Sunday, November 17, 2013

Mud (2013)

Photo Credit: Mud / Lionsgate / Roadside Entertainment
Two young kids in their motor boat voyage out to an abandoned island on the Mississippi River. Thinking it'll be a day of wandering exploration, it's quite a welcoming surprise to Ellis (one of the two boys) when they meet a lean dirty straggler. He has a few cracked teeth, been living in a dilapidated boat, and owns nothing but the shirt on his back and a glock. His name is Mud.

The mysterious presence around him is what makes us itching to know more about why he is a lone wolf on deserted land. After persistent probing, when Mud finally unveils a passionate confession about murdering a man who had beaten up the woman he loves, Juniper, the intrigue doesn't dissipate. Played by Matthew McConaughey, he pours out the truth with such heartache, you can't help but take him at his word.

But we hear different perspectives of who Mud is. The boys help Mud make connections to his family and Juniper back on the homeland while helping him rebuild a boat for an escape. His father declares that his son is a foolish soul who misplaced his ambitions in life - not just love - to a woman who never cared about him at all. Juniper (Reese Witherspoon), who walks the fine line of settling for Mud and wanting to escape his adoration (or even obsession), says that he is a born liar; one that tells fibs to make himself out to be something he's not. While we may not fully trust Mud, we rely on what he reveals to Ellis to be the truth - for what its worth.

The clock is ticking down. State troopers are setting up roadblocks and plastering his wanted photo all over town. And, the relatives of Mud's victim are ruthlessly searching for him as well - not even stopping at berating Juniper and Ellis in a dirty motel room in a palpable verbal beatdown. Though the story doesn't excuse the violent actions of the bounty hunters nor Mud, there isn't one character who is a true villain. Nobody carries a specific antagonist persona because everyone has something worth fighting for.

In many ways Ellis is a younger version of Mud. When his parents announce their separation, he relies on Mud's faith to Juniper to believe love exists. He's a young boy who is experiencing his first romance to an older teen Mary Pearl, who isn't exactly his other half Like Mud, he only knows the definite feeling of love in his bones. Their physical representation of devotion is swinging in on a vine and flailing their fists in protection against meddlers. They believe this might encourage their feelings to be reciprocated. It can't be controlled and hearts are trampled along the way.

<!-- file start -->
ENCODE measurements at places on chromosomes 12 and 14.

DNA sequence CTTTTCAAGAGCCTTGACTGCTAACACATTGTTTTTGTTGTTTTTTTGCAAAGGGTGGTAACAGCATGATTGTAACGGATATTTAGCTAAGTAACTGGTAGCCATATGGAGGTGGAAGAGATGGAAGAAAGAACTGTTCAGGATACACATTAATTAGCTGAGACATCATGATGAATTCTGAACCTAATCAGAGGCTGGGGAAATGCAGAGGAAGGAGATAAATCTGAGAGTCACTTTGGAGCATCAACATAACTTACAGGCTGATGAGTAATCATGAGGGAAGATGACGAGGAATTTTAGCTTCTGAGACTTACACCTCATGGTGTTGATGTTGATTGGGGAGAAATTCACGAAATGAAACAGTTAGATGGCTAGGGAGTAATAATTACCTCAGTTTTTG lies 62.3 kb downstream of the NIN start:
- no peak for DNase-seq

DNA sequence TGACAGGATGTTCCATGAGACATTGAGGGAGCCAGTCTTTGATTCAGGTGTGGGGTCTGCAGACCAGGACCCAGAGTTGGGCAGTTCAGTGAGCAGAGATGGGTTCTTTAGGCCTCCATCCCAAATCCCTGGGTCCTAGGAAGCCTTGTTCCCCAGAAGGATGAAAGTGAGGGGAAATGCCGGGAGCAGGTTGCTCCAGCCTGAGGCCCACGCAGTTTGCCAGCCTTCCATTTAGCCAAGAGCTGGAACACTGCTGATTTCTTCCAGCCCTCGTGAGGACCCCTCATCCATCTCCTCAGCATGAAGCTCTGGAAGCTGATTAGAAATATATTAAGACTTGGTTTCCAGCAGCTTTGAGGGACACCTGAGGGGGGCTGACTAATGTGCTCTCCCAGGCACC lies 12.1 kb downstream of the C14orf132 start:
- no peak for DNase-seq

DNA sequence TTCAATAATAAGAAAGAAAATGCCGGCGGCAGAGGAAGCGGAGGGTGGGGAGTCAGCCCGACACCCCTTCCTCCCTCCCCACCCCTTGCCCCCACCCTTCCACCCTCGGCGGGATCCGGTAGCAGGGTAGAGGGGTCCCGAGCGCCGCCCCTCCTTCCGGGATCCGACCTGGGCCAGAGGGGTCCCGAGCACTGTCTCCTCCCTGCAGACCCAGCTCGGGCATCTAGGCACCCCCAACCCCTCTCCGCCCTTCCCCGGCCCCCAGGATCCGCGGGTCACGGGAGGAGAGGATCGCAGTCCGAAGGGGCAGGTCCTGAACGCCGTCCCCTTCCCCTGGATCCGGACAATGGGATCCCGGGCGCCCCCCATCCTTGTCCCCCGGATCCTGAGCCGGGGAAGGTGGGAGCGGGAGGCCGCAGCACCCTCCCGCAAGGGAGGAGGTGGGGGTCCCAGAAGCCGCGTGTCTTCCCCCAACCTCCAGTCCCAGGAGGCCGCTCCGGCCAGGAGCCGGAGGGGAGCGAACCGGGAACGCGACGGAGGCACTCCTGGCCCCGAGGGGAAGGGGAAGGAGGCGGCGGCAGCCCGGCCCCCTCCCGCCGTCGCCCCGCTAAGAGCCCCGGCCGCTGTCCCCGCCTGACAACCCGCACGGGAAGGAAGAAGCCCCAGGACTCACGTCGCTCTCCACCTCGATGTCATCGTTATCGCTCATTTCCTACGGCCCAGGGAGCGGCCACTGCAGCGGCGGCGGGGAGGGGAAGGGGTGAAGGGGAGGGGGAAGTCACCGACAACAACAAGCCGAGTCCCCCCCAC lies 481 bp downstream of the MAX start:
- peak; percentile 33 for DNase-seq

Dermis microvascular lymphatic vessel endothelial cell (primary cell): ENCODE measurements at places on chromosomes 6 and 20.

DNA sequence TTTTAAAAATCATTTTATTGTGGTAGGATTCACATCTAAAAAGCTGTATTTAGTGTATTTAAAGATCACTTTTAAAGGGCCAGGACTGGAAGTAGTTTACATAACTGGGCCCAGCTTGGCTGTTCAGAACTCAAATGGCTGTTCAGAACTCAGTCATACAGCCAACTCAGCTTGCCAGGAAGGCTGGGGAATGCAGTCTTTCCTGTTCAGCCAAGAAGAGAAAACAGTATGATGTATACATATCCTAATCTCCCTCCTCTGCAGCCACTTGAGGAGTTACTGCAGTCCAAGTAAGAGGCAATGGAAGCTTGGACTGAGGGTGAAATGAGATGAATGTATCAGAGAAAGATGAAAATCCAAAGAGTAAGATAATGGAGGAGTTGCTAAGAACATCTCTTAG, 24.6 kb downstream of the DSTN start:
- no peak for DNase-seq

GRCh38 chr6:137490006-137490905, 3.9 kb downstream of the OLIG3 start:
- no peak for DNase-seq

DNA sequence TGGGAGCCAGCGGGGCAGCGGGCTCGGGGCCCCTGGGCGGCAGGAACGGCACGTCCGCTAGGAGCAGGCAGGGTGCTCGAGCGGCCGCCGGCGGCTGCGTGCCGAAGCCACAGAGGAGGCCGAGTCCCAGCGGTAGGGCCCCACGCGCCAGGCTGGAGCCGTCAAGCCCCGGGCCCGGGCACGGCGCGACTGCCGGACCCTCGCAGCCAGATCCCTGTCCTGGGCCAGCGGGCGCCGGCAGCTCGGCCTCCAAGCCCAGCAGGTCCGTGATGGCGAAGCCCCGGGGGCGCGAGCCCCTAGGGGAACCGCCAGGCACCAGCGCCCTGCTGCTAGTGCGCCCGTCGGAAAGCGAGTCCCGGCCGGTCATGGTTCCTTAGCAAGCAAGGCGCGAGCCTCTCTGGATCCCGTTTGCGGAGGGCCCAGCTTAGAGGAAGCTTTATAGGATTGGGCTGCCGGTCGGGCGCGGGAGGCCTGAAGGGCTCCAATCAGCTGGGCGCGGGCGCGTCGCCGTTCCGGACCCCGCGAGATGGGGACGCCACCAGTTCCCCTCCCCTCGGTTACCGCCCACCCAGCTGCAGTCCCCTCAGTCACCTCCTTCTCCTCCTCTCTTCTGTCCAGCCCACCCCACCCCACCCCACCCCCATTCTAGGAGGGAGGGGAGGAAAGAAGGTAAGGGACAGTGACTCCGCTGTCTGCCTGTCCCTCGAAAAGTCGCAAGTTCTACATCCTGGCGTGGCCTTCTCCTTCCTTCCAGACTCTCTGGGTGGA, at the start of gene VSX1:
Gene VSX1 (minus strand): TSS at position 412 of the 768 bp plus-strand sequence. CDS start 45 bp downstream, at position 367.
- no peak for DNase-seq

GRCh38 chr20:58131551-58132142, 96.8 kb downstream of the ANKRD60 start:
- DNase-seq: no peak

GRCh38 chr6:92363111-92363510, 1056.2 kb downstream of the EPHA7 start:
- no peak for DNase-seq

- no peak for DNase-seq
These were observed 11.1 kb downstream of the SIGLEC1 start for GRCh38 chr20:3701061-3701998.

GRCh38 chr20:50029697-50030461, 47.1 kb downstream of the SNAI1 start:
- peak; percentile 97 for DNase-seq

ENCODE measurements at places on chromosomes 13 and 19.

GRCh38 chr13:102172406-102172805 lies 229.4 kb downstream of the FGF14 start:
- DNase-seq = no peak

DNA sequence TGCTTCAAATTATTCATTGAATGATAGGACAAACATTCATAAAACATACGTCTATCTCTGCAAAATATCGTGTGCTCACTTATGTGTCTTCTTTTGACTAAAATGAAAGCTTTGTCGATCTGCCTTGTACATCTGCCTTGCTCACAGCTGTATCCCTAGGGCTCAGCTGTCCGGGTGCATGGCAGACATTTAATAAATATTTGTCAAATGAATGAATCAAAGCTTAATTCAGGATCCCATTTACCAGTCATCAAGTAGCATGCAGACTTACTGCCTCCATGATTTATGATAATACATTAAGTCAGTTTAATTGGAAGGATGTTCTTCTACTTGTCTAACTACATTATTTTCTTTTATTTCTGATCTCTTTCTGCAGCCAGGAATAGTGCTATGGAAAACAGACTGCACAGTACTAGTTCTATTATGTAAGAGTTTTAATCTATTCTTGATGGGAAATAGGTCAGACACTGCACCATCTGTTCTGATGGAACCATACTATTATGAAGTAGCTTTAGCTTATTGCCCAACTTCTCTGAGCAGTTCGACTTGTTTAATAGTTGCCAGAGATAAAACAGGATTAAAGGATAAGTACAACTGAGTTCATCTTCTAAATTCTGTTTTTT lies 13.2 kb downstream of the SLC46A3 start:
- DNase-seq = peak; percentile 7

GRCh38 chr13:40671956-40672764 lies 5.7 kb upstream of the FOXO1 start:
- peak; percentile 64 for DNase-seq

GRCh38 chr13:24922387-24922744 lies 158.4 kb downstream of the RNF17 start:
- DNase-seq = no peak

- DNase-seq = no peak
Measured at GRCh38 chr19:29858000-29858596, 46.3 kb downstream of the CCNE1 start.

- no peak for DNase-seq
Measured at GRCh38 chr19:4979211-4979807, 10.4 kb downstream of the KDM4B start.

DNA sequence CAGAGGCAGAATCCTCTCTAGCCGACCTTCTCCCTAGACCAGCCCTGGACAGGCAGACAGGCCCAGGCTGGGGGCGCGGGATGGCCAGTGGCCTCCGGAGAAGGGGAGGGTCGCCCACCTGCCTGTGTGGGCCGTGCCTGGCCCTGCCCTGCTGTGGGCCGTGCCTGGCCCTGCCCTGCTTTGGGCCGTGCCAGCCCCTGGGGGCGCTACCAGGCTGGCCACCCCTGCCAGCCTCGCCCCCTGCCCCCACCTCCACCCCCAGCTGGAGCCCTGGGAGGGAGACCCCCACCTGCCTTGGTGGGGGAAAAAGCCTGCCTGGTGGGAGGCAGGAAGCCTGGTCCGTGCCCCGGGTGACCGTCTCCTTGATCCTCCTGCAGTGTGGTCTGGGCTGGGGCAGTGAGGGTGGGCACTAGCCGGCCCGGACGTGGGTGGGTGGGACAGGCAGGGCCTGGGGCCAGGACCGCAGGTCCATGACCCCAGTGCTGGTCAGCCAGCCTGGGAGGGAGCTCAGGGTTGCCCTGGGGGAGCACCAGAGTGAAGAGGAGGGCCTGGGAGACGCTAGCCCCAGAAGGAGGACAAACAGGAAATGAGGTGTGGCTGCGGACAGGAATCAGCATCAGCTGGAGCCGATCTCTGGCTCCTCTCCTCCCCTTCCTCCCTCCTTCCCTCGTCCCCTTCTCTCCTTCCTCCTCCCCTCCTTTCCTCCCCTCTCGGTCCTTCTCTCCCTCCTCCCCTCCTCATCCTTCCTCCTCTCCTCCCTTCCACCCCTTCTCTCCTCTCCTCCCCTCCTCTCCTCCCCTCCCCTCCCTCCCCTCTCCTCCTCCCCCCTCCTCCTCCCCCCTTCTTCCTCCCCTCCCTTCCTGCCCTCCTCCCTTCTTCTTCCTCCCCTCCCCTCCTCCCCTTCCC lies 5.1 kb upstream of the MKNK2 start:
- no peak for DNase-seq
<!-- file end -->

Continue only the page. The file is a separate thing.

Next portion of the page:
Through the relationships of father and his son, a mother and son, a man and a woman, love and its limitations is weaved by how each character has their own way of protecting one another. Experience and time brings its own expression through different avenues of reciprocation. Sometimes it means standing true to the ones you love, and loving someone enough to leave them behind and go your own route.

The biggest impression Mud left with me was that it's a slow-churning movie about trust. The deep south is a culture of your word being your bond, and the movies' characters and story reflects that. Mud and Ellis' faith and companionship is what the film relies on. Every performance from Matthew McConaughey as Mud to Ray McKinnon as Ellis' father Senior carries the film to its palpable intrigue. And the test of love binds them all together from friends, lovers to children and parents. Director Jeff Nichols' complex story keeps you riding its waves from beginning to end.

Rating: ★★★

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